Lifetime Impact of Volunteering

Article and Media by Xavier-Thomas Mendoza



Stories of volunteering are a dime a dozen. Finding programs that offer volunteers the experience to help the less fortunate can be easily searched on any search engine. Their stories are spread all over the web. But, unlike most of these stories, the chapters of Heather Lang’s volunteering book continues.

Lang started her volunteering experience six years ago. Her first placement was as a volunteer teacher at Cangumbang Elementary. Lang’s profession as a teacher was what lead her to the position.


Lang and son, Danny, poses with the older sponsored child that have grown up since her multiple years of volunteering



“I love the kids and what you get out of it,” she said. “The school didn’t have enough teachers. So, to see a class of 60, from grades three to six in one classroom, it was important to help. The more volunteer teachers, the easier it was, for the school, to split the grades into their own classes.”

Lang said she felt she made a difference with her placement.

“Being there, I was able to take the younger students, so that the other teachers can focus on the other students,” she said. “As a teacher, I know it’s nearly impossible to properly teach four different grade levels of children.”

Since then, Lang has come back to volunteer for Volunteer for the Visayans five times.

“I feel like we’re making a difference, like the VFV motto says,” she said. “The last four times I came, I’ve decided to do two projects: teaching in the morning and helping with the Cangumbang center’s nutrition in the afternoon.”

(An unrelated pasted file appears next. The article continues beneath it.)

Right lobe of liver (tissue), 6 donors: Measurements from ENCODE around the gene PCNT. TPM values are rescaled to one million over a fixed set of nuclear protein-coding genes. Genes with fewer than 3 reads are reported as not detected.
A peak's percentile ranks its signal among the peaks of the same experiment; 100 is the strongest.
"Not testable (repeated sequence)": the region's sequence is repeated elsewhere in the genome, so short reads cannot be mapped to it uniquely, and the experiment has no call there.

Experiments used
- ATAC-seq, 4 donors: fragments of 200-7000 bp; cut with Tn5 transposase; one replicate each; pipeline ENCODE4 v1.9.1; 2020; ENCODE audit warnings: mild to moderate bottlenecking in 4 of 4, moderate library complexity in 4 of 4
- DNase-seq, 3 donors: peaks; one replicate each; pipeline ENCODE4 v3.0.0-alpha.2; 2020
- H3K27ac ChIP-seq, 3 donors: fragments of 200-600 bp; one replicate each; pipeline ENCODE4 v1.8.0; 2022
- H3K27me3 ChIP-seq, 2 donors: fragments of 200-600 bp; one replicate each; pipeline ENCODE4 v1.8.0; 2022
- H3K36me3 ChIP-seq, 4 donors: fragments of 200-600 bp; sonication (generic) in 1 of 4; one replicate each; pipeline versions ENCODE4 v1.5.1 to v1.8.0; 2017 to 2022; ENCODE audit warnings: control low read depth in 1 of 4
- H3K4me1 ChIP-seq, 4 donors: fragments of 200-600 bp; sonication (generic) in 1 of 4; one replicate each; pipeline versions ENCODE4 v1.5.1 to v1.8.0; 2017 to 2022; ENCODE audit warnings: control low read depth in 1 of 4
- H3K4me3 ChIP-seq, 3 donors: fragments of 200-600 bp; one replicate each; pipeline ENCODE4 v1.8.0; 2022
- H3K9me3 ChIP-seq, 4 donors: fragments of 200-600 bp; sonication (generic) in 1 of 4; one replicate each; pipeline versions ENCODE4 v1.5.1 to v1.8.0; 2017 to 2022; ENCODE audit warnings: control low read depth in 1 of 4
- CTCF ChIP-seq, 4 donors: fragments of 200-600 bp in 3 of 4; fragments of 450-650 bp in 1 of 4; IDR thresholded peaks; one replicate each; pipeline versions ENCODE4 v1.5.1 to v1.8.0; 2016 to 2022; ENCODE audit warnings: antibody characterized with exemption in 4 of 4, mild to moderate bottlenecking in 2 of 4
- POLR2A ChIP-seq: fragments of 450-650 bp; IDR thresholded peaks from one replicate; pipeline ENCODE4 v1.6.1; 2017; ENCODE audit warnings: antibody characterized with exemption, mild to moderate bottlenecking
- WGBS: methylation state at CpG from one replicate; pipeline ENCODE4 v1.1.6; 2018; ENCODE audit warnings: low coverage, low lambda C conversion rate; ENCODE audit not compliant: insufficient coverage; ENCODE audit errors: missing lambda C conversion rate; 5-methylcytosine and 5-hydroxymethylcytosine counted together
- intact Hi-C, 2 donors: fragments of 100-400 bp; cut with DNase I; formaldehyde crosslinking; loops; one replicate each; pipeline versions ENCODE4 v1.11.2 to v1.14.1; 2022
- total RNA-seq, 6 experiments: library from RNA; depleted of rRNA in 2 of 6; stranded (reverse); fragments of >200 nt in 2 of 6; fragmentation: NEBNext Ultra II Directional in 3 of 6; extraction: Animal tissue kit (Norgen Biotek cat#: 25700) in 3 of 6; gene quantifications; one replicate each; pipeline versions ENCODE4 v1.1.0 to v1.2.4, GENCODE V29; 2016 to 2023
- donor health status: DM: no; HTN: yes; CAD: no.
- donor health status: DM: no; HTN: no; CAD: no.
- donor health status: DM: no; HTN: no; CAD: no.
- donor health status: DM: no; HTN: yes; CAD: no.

Lang jumps back in to her placement, just like how she used to help with the nutrition.

Lang volunteers for at least two weeks every time she visits.

“One of my favorite memories was, on the last day when I was going home on the motor cab, all the kids were running behind the cab, trying to run as long and as far as possible to wave good bye.”


Lang is not only a long time volunteer, but also a parent sponsor to four children in Cangumbang.

“I used to teach one of my sponsored children in grade three. I’ve personally seen them grow up with my visits.”

With her sixth visit, Lang was accompanied by her husband and her 13 month old son. She said she hopes these early experiences will help be positive for her son.

Lang’s husband, Quincy, interacts with the sponsored children during his first visit at the Cangumbang center.

“I just hope this will help Danny see how privileged we are, in our lives, as well as for him to connect with his rules, considering he is half filipino,” Lang said. “I hope this will influence him to volunteer his own time later on because you can give money, but your time is more valuable than any amount you give.”

She said she would try to continue her visits every year and to continue to show her son the impact they could have and for him to hopefully volunteer as he grows older.

Lang said, she recommends the experience of volunteering to anyone.

“I took a few years thinking about volunteering. Then I decided to take the plunge, completely on my own, without anyone here,” she said. “Don’t put off volunteering. Don’t do it next year, you have to do it now. Traveling to organization, you get to meet new people in the same shoes as you, so you won’t ever be alone.”


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